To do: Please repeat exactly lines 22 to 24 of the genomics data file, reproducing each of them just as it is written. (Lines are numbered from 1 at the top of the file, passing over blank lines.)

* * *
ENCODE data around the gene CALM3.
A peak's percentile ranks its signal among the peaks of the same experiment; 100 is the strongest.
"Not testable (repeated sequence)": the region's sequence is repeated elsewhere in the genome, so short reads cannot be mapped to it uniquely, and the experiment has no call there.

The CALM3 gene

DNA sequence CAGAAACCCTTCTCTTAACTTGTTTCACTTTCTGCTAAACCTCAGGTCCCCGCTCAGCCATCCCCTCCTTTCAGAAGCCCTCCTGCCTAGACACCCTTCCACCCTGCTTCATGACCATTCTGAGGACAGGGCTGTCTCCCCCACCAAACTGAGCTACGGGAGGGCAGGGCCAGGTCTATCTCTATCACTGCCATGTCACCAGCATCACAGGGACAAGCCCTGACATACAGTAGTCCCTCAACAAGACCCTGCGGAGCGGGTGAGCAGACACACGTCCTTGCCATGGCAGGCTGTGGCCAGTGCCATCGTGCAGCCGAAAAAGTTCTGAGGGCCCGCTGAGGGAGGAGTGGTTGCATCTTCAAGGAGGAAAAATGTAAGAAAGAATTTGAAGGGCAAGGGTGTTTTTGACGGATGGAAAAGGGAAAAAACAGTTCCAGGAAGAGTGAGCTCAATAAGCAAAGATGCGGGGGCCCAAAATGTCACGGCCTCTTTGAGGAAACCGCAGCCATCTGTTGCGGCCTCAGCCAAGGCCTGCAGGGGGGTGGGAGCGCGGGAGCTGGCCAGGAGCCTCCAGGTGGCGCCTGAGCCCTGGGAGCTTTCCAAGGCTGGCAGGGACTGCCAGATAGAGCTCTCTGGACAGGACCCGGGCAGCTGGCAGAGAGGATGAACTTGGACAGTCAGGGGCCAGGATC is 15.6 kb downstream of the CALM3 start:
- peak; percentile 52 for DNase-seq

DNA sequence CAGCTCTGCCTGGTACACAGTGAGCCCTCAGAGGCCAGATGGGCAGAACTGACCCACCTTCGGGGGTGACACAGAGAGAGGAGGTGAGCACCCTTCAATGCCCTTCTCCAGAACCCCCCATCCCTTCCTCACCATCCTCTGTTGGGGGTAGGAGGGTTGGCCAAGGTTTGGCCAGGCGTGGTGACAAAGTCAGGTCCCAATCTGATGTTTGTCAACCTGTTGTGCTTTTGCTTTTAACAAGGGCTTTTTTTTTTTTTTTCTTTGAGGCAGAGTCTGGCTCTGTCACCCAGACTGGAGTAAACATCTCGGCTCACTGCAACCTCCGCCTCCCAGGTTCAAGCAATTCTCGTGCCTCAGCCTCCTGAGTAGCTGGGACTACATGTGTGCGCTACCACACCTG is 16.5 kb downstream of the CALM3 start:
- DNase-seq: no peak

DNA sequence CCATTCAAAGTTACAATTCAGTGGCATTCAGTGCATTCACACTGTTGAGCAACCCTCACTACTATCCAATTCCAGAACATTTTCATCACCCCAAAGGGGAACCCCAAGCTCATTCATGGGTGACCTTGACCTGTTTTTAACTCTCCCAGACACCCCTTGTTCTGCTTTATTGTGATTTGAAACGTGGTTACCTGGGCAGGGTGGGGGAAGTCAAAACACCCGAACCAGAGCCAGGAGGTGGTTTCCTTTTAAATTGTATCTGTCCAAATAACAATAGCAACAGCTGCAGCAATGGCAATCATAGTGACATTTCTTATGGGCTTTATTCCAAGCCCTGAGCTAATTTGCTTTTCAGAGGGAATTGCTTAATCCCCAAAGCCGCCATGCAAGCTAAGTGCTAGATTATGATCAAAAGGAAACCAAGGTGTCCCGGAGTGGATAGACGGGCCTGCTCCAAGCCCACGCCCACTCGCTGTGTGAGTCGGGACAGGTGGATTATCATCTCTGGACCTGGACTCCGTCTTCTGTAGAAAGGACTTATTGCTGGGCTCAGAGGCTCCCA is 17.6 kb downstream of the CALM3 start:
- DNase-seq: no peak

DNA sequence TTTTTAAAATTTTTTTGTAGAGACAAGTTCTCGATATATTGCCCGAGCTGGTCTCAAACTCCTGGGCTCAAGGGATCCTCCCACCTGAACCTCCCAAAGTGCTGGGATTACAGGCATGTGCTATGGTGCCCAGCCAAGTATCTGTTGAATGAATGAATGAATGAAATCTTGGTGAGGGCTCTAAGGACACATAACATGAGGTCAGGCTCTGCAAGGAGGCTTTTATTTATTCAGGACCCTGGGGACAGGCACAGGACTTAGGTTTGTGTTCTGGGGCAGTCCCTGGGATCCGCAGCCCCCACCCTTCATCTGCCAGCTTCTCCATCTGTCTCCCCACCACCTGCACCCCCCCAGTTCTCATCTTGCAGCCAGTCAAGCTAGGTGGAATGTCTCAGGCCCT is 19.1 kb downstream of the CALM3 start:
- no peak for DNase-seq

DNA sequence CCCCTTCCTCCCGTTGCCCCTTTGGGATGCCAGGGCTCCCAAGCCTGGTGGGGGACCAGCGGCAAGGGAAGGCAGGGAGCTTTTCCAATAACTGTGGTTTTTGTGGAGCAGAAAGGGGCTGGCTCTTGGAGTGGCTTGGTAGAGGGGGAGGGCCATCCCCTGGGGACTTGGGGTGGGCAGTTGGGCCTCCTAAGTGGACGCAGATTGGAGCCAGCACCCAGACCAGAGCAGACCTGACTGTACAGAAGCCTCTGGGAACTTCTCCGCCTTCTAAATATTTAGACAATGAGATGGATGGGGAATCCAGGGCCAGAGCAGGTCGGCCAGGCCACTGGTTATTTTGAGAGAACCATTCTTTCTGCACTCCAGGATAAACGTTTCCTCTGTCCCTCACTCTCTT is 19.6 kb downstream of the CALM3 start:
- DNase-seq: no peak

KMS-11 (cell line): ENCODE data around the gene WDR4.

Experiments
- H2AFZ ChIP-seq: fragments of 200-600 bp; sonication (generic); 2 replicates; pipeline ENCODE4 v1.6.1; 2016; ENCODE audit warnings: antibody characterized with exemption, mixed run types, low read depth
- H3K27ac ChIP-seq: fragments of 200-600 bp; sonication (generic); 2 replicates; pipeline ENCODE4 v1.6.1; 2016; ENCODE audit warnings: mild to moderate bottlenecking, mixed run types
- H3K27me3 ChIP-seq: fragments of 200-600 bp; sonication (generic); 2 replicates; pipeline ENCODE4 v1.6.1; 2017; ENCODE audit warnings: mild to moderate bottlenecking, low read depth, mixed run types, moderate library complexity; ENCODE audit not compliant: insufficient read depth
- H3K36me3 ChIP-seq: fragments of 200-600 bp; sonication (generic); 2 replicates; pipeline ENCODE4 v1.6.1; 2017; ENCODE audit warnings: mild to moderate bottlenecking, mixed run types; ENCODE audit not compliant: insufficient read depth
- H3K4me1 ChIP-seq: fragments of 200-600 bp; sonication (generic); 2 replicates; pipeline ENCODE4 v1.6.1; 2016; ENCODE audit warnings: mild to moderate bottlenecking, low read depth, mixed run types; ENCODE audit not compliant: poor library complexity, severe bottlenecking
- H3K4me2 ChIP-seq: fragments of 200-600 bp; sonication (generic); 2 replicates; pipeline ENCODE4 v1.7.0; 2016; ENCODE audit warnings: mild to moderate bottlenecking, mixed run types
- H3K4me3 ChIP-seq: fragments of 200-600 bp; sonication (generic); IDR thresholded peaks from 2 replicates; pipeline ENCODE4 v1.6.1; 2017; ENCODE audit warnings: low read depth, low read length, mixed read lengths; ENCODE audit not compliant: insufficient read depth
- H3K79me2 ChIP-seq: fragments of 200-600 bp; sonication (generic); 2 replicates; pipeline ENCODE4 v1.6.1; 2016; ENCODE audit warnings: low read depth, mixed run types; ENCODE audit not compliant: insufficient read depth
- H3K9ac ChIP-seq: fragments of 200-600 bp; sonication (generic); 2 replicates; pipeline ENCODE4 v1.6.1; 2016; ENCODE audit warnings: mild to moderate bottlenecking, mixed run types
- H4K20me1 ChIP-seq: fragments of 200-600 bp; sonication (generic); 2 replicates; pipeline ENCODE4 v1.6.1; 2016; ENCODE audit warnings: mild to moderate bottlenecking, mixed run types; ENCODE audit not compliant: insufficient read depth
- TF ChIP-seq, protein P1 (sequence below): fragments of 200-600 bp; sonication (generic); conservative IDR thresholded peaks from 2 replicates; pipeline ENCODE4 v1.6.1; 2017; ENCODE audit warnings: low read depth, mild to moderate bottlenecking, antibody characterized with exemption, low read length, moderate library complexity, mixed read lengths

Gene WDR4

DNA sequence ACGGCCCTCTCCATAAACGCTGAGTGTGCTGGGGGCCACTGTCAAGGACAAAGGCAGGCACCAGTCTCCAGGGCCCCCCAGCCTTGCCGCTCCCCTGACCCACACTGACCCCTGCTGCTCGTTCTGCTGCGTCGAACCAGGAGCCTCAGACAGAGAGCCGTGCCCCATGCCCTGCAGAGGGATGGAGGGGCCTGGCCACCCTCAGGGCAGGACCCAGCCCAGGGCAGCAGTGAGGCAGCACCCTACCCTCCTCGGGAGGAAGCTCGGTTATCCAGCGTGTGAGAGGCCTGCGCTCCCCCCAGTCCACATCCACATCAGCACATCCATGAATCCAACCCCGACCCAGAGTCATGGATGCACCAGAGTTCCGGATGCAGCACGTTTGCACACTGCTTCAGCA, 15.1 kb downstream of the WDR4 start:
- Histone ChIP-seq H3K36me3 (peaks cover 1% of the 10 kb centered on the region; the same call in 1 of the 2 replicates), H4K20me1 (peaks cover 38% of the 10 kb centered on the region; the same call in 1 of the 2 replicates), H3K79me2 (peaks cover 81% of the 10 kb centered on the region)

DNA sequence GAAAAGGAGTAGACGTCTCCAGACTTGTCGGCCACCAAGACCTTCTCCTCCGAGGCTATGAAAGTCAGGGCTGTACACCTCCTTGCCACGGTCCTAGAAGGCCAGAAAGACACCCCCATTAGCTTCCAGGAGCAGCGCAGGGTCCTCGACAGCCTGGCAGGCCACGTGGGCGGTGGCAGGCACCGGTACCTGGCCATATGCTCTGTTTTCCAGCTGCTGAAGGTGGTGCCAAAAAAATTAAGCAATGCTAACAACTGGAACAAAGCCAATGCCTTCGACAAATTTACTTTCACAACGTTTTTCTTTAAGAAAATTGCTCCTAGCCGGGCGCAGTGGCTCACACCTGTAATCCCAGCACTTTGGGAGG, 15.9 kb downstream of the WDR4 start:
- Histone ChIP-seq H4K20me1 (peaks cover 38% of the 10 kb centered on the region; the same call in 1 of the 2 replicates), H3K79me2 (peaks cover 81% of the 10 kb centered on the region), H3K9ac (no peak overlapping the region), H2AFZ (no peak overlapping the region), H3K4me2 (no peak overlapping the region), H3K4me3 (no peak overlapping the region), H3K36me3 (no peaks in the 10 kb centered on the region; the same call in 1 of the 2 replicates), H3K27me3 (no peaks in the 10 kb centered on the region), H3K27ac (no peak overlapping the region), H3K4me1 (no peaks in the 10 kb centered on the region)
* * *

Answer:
- H3K4me2 ChIP-seq: fragments of 200-600 bp; sonication (generic); 2 replicates; pipeline ENCODE4 v1.7.0; 2016; ENCODE audit warnings: mild to moderate bottlenecking, mixed run types
- H3K4me3 ChIP-seq: fragments of 200-600 bp; sonication (generic); IDR thresholded peaks from 2 replicates; pipeline ENCODE4 v1.6.1; 2017; ENCODE audit warnings: low read depth, low read length, mixed read lengths; ENCODE audit not compliant: insufficient read depth
- H3K79me2 ChIP-seq: fragments of 200-600 bp; sonication (generic); 2 replicates; pipeline ENCODE4 v1.6.1; 2016; ENCODE audit warnings: low read depth, mixed run types; ENCODE audit not compliant: insufficient read depth